my 1year old still wakes 2-3times a night for a feed tried the whole leave them to cry nothing is working at all

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LeAnn - posted on 03/27/2009

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this is an article i pulled off baby center when my 5 year old was about a year old
Life Story

How I got my baby to sleep through the night
By Janet Siroto

One mom's solution after a year of living sleeplessly

Friday, December 29

To sleep, perchance to dream: I think a famous author wrote something along those lines, but I'm too tired to know for certain. Today marks 15 months since the birth of my firstborn — 15 months since I have slept uninterrupted for more than three hours at a time. I love Milo. Really, I do. It's just that he's pushing me and [my husband] Jason over the edge.

For more than a year now he has twirled around in his crib, dervish-style, every night, occasionally drifting off for a bit while sipping on a bottle...until about 11 p.m., at which point he conks out. He then wakes every two hours in search of a bottle...until 5 a.m., when he pops up wide awake. When this happens our only hope of getting him to nod off again is to wedge him snugly between us in our bed and endure his punching, scratching, and otherwise fitful sleep...until 7 a.m., when nothing on this earth can put him back to sleep — he's just raring to go, ready for another busy, busy day.

Last summer we tried letting him cry it out. As he approached his (and my) second straight hour of hysterical sobbing, I scooped him up and vowed "Never again." Then we tried Ferberizing him — the technique recommended by our pediatrician and so many smiling, well-rested parents. Ferber's method goes something like this: Let your baby cry for a few minutes (or as long as you can stand it), then go in and reassure him with pats and loving whispers that you still exist. Then, before he actually falls asleep, leave the room again and repeat the process, extending the period between visits by a few minutes each time, until he falls asleep by himself (which in our case was never).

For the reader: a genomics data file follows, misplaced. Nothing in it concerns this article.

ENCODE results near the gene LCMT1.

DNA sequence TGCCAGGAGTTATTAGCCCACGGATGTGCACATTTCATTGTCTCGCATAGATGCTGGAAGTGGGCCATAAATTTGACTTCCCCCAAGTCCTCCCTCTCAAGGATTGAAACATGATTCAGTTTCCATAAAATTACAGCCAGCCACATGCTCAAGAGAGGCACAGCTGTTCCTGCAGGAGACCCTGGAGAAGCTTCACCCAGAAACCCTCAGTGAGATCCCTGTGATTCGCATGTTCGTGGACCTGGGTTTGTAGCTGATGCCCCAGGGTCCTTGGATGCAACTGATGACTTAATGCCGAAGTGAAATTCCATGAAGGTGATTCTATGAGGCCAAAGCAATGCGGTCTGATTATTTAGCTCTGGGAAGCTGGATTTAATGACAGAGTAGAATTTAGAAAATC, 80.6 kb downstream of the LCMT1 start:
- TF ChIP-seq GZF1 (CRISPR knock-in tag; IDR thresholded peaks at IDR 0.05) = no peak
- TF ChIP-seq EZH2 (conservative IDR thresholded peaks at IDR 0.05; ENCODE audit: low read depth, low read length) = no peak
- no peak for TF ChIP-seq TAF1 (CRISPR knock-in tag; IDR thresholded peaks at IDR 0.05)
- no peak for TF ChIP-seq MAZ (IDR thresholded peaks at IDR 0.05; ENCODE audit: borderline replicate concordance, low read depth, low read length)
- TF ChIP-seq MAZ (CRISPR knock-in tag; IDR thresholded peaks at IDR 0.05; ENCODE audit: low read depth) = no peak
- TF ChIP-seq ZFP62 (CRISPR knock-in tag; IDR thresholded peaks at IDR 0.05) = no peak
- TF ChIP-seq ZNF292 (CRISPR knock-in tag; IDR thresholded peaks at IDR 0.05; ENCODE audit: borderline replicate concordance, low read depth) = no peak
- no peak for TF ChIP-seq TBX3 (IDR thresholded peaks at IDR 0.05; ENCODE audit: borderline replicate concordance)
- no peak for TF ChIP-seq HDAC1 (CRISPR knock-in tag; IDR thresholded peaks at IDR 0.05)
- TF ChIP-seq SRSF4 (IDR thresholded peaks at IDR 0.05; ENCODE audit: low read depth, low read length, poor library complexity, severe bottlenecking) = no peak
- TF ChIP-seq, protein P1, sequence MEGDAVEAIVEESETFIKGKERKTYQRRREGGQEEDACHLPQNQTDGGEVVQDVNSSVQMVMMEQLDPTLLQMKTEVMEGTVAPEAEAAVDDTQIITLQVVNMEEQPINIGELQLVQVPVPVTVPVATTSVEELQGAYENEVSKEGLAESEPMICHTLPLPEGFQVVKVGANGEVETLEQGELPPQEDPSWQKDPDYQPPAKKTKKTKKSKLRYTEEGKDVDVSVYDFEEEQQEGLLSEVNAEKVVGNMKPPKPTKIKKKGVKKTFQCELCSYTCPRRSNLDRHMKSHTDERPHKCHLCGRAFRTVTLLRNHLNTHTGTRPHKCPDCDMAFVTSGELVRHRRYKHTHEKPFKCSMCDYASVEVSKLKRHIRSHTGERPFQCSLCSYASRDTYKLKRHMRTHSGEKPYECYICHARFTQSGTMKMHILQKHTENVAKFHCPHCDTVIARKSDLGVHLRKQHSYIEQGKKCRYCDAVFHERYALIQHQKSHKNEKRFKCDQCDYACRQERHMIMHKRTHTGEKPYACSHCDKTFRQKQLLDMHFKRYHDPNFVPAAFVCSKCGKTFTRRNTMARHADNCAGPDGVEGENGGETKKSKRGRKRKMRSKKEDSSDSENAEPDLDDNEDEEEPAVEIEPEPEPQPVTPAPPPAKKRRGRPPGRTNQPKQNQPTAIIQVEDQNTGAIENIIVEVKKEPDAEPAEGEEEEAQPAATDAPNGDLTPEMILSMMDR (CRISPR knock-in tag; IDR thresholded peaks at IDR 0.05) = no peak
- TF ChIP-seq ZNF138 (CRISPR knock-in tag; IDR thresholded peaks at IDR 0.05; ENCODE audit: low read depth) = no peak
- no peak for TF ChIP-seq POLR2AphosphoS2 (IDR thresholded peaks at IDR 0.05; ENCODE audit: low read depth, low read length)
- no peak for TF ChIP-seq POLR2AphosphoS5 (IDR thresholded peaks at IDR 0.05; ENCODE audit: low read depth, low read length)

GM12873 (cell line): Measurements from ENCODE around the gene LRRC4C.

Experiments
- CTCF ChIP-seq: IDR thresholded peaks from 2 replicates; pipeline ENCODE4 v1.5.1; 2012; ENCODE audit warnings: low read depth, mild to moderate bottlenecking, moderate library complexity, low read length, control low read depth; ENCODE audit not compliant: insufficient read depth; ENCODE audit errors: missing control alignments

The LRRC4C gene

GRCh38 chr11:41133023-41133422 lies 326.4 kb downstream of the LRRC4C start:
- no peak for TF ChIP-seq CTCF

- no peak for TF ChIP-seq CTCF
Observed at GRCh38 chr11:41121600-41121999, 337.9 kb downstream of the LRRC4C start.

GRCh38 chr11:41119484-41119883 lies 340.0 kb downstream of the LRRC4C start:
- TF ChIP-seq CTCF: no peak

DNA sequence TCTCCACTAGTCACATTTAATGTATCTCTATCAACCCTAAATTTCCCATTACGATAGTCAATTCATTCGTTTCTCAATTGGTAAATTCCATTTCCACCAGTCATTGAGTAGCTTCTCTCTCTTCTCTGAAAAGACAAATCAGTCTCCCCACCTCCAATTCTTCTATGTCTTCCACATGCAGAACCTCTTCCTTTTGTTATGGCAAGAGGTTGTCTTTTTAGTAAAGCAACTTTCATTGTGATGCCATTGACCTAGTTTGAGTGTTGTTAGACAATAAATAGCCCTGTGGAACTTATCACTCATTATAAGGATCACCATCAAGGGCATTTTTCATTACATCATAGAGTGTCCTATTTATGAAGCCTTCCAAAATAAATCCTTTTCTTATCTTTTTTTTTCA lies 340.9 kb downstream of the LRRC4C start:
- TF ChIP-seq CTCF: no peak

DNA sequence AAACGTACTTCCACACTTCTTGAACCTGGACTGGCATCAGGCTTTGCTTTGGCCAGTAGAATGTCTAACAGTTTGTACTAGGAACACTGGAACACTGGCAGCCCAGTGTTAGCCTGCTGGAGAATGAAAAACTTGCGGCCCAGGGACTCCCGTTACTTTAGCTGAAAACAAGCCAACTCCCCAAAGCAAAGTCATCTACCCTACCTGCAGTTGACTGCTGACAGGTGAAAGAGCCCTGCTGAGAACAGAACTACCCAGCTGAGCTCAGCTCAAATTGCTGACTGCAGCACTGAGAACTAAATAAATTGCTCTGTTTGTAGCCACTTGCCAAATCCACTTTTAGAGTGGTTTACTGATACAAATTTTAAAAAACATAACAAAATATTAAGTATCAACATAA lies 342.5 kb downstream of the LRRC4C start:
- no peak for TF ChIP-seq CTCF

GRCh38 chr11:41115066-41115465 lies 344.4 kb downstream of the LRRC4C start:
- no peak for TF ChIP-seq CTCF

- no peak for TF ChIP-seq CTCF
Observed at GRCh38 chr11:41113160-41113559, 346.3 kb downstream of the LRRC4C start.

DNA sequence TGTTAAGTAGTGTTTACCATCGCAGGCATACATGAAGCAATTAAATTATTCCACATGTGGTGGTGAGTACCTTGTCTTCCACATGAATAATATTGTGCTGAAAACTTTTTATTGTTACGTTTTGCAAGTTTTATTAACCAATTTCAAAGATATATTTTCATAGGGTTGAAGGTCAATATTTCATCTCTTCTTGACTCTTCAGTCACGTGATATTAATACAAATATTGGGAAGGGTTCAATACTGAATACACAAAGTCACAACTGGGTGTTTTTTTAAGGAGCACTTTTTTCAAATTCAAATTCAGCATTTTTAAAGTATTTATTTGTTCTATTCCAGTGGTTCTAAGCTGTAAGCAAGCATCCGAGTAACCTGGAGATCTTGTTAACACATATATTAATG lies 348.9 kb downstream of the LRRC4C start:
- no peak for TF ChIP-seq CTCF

We actually tried this method on two separate occasions. Both times Milo proved un-Ferberizable. Whenever we returned to his room for the recommended quick visit, he'd get more and more desperate for a rescue. Seeing him hyperventilating, his face puffy and eyes lost, I decided Ferberizing wasn't for us and resigned myself to the situation. I figured I was part of the special ranks of Martyr Parents who sacrifice sleep, personal grooming, and proper nutrition for the love of their challenging child.

But now I'm pregnant with Baby Number Two, and I'm beginning to wonder what effect these sleepless nights are having on the little person trying to thrive inside me. My thoughts keep returning to a conversation I had at the playground two months ago: "I had to take my son to a sleep specialist," the woman said. "But it was worth it." She scribbled the specialist's name and number on a napkin before she left.

Wheeling Milo home, I snorted, "Sleep specialist! That's got to be the pinnacle of yuppie self-indulgence." But now I'm not so sure.

Thursday, January 4

Just call me self-indulgent. I phone Elizabeth Cecil, the New York City-based certified social worker and therapist who helped my playground buddy. "I can't listen to him sob uncontrollably," I say to her. "If you're going to tell me to leave him in his crib to cry, there's no point in our talking." But she reassures me that there will be no hysterical wailing to tough out. She describes how we'll work closely for about a month, with weekly in-person visits plus check-in phone calls every morning to see how well Milo is responding to the plan we will develop together. It's not exactly cheap, but I don't care. These are desperate times.

Saturday, January 13